This is not just an abstract numerical concern. When people’s votes are treated as unequal, it’s a short jump to treating people as unequal. Put another way, it’s not enough to say that we’re all equal before the law; we also must be able to have an equal say in the choice of the representatives who make and enforce the laws. (False assumptions lead to false conclusions.)

There is a second reason majority rule is critical: It bestows legitimacy on the system. A representative government only works when its citizens see the electoral process as fair. When that legitimacy is absent, when people perceive — often accurately — that their vote doesn’t matter, they will eventually reject the system. (There’s nothing legitimate about it. Legitimacy is conferred by a social compact and social contract as stipulated in our national Constitution. It is not conferred by what the majority think they want.)

“If we’re going to rule ourselves, we’re going to be ruled by majorities,” said Astra Taylor, an author and democracy activist. “There’s a stability in that idea. There’s a sense of the people deciding for themselves and buying in. That stability is incredibly valuable. The alternative is one in which we’re being ruled by something which is outside of us, whether a dictator or a technocracy or an algorithm.” (No. We decide according to a national compromise. Simple majority violates that national compromise to favor one particular constituency.)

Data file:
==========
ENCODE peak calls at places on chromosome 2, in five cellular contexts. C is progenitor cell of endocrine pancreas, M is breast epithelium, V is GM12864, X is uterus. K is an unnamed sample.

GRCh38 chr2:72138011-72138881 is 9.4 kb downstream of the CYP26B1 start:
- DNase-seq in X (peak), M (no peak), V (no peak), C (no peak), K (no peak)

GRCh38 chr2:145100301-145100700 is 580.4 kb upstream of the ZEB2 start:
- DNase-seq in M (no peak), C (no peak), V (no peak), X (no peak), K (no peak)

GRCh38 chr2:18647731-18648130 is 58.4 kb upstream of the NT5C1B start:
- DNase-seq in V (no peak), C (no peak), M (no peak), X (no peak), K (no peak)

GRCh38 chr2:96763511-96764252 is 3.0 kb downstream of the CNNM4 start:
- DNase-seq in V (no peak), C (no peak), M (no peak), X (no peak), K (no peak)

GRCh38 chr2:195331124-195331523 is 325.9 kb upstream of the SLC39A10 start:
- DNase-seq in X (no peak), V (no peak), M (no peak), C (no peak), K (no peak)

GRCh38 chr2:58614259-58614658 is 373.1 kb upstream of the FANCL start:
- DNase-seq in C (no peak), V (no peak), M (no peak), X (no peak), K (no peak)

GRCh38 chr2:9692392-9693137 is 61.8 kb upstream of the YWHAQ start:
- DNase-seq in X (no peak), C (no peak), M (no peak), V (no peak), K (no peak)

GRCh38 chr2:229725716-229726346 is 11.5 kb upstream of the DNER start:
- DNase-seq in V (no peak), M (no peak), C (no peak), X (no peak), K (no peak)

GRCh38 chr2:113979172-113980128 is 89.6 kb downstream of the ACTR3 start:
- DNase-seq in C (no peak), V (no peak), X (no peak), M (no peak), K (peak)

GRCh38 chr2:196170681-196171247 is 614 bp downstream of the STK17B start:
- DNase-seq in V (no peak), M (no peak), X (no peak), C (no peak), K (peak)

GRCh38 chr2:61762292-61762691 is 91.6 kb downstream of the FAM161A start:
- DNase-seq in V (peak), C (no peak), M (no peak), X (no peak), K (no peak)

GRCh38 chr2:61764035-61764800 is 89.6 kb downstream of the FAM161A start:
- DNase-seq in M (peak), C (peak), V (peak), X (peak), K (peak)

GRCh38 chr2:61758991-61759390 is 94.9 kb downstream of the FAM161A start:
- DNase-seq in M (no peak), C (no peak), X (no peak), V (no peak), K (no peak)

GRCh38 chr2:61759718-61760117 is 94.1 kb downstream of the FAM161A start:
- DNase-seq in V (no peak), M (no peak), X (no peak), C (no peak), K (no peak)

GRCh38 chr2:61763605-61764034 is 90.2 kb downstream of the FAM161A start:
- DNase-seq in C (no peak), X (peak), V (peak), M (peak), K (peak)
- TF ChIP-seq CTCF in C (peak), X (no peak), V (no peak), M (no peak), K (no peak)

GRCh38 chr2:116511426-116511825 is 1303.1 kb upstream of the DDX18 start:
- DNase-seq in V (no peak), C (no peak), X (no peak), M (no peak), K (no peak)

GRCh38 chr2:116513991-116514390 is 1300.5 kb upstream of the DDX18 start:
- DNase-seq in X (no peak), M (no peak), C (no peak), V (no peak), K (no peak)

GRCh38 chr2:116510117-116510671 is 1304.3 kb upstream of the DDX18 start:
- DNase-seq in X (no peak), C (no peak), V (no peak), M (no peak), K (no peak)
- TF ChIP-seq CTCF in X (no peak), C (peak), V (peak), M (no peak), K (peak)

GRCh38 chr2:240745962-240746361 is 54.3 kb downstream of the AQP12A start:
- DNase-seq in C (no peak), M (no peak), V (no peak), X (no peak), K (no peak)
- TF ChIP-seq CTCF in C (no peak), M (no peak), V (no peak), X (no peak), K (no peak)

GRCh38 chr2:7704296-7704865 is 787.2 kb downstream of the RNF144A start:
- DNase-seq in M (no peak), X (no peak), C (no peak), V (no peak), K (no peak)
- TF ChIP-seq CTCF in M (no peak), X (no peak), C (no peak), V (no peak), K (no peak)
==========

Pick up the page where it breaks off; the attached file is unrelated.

Finally, majority rule ensures electoral accountability. As the economist Amartya Sen put it, democracies don’t have famines. A government that doesn’t have to earn the support of a majority of its citizens, or at least a plurality, is not truly accountable to them, and has no incentive to represent their interests or provide for their needs. This opens the door to neglect, corruption and abuse of power. (Talk to the millions of Californians ignored by President Trump during wildfire season.) “If someone has to run for re-election, they have to put attention into running things well,” Mr. Amar said. “If they don’t, they will lose elections.” (Simple majority rule would mean that the government is only accountable to that majority and no one else. The Bill of Rights be damned?)

The benefits of majority rule aren’t just a preoccupation for liberals like me, still stewing over the elections of 2000 and 2016. On election night 2012, when it appeared briefly that Mitt Romney might win the national popular vote but not the Electoral College, Donald Trump tweeted, “The electoral college is a disaster for a democracy.” A little while later, he tweeted, “More votes equals a loss … revolution!”

He deleted that second one, but he needn’t have. He was only expressing a gut feeling everyone can recognize: The person who gets the most votes should win. If you doubt that, consider that the essence of the case Mr. Trump and his backers are making in every state where they are challenging the result is that the president won more votes than Mr. Biden.